**spoiler alert** I usually don’t review books I haven’t finished yet, but as I don’t expect it to get much better, there’s really no point in waiting...more**spoiler alert** I usually don’t review books I haven’t finished yet, but as I don’t expect it to get much better, there’s really no point in waiting. I was really excited about this book. The setting was intriguing because it’s something you don’t get to read every day, especially not in YA literature. I liked the idea of a cursed Indian prince who could be freed only by a special girl. There concept of saving the damsel-in-distress is still very popular and it’s nice to see that it works the other way around.
If I adore the plot, then why give only one star?
It’s true, I adore it. Unfortunately, it’s rather poorly written. It reads like something an intermediate learner of English would write. There is some very beautiful imagery in there and Ms Houck seems to have a gift for descriptions, but aside from that the book reads like a report. This happened and then that happened. Which doesn’t make for an interesting read, let me tell you.
Then there are the characters. I’m halfway through the book and I still haven’t decided whether I like them. Maybe it would be different if the book was written in third person instead of by a first person narrator. Kelsey is… Well, if I say ‘flat’, then that’s an understatement. She could have been such an interesting character, but she’s just annoying. She’s very girly, complains almost all the time and while she is supposed to be the one to ‘rescue’ Ren, she ends up getting resuced or worried about every twenty pages. That’s a phenomenon that’s still prevalent in YA literature (most literature to be honest) and I wish female characters were given more of a backbone. Also, I find her decision to help Ren not very believable, but that may simply be because of the lack of inner monologue. I may change my mind though. After all, I’m only at 58% per cent or so.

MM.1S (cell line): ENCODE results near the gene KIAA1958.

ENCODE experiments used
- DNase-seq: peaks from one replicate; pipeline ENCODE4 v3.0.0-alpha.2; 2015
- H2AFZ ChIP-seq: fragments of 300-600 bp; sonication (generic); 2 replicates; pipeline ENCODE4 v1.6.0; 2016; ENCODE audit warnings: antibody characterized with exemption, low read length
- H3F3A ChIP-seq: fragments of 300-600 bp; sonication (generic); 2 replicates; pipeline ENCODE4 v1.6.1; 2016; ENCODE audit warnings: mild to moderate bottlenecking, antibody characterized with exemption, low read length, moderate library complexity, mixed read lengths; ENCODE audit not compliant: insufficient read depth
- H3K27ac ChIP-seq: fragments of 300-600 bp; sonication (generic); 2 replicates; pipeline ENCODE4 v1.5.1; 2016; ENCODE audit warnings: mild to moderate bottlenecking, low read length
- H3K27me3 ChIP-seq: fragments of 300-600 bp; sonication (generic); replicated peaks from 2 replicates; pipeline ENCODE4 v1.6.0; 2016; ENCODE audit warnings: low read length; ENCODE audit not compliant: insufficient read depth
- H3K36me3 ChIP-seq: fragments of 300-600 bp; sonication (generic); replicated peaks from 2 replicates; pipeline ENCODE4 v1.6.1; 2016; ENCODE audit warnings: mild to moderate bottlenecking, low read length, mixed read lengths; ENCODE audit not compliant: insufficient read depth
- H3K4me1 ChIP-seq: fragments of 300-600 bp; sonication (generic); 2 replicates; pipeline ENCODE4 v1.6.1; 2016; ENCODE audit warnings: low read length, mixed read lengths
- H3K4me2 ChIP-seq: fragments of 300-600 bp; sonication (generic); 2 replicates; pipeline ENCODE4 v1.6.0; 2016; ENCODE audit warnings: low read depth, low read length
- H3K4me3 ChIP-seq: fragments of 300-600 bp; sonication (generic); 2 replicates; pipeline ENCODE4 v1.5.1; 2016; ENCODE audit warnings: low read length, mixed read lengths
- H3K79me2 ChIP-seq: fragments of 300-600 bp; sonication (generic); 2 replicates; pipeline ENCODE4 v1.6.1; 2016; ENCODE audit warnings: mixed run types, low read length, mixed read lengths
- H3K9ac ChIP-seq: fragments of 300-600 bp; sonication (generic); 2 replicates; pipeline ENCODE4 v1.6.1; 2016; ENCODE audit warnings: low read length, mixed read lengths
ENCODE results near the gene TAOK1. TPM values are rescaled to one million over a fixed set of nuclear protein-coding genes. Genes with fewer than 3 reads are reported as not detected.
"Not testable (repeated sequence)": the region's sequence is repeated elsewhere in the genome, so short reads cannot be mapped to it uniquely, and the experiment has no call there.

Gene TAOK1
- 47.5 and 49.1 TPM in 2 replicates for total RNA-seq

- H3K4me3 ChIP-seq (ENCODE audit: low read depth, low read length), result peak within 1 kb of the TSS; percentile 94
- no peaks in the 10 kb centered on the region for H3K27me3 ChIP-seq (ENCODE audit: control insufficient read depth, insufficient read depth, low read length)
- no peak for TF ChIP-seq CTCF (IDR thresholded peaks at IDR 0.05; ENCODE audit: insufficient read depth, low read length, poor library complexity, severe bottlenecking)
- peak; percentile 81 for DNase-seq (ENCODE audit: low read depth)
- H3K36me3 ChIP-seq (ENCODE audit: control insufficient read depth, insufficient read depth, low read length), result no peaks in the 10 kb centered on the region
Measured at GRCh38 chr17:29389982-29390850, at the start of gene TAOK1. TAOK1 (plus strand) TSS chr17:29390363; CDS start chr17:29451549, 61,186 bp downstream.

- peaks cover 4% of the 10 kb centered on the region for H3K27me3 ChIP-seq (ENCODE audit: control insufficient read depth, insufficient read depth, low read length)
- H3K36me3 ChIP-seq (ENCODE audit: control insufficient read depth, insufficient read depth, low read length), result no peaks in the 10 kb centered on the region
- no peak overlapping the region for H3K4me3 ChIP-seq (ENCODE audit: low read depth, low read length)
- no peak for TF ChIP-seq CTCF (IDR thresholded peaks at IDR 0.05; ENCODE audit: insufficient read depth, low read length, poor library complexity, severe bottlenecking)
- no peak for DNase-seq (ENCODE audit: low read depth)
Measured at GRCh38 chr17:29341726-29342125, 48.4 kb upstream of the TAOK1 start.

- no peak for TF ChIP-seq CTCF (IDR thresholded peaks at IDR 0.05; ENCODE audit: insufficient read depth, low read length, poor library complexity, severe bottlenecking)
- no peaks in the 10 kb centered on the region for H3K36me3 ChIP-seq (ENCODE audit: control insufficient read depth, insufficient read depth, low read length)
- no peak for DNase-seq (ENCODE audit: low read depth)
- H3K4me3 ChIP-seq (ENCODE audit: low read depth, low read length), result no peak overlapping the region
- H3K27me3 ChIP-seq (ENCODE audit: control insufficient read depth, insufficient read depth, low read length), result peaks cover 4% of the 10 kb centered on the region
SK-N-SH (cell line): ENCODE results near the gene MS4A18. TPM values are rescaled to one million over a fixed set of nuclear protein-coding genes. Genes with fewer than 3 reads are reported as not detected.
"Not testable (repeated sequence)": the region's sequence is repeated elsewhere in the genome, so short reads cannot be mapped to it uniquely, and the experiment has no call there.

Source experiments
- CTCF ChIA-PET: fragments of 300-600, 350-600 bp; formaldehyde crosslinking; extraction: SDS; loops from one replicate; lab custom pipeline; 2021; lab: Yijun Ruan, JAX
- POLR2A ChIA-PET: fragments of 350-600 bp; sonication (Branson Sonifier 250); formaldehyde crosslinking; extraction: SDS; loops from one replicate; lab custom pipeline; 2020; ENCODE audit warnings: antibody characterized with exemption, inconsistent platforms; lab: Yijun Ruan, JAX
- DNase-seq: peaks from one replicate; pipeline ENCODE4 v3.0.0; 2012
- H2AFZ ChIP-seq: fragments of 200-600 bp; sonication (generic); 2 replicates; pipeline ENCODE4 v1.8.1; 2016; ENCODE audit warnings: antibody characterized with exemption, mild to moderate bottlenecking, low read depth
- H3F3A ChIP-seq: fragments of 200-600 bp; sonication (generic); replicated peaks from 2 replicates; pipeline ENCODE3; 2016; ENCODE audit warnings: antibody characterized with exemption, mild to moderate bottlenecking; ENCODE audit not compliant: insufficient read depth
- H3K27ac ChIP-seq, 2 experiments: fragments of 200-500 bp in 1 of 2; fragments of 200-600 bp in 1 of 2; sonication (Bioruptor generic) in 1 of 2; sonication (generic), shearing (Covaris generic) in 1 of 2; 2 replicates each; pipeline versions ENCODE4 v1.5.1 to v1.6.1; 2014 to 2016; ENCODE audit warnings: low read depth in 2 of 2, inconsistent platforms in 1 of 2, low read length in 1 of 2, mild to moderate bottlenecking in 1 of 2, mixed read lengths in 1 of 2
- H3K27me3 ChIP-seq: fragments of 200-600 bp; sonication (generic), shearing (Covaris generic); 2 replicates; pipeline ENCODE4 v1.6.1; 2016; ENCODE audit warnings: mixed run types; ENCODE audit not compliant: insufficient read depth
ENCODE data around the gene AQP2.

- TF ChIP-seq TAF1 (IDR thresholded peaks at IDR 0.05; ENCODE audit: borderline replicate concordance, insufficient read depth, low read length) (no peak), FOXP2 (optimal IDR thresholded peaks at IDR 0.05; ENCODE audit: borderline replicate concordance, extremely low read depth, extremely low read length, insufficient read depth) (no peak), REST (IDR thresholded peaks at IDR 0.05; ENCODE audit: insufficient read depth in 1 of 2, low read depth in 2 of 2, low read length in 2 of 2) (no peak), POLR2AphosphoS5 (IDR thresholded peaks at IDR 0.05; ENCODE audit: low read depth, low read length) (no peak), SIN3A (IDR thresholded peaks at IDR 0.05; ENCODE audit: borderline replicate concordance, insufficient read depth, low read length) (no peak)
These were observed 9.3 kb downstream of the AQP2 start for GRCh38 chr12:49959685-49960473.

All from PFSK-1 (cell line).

I am at almost 80% now and Kelsey has become even more annoying. I find it very hard to empathise, let alone sympathise with her. She is beginning to act very irrationally. Why is it that in almost every YA fantasy book the heroine first pushes the man/boy she has fallen in love with away? That was the point where I said, no, I’m not going to finish this novel. Instead of talking about her justified fears, she just withdraws from Ren. As I’m not a very big fan of her character, Ren is probably better off without her.
So far I liked Kishan best, simply because he isn’t afraid of a confrontation or tries to avoid it at all cost. Personally, I think a good fight clears the air.
I already commented on the writing. I may not be a native speaker, but I do appreciate a well written book and I am capable of recognizing poor writing when I see it. Unfortunately, I’m also one of the people to whom writing is very important.
It’s not a bad book. I’ve read worse (also in regard to language) and it is a first novel after all, which should be considered. And some people, much as they like to write, just don’t naturally have a way with words.
This book needs to be rewritten and re-edited before it becomes readable!(less)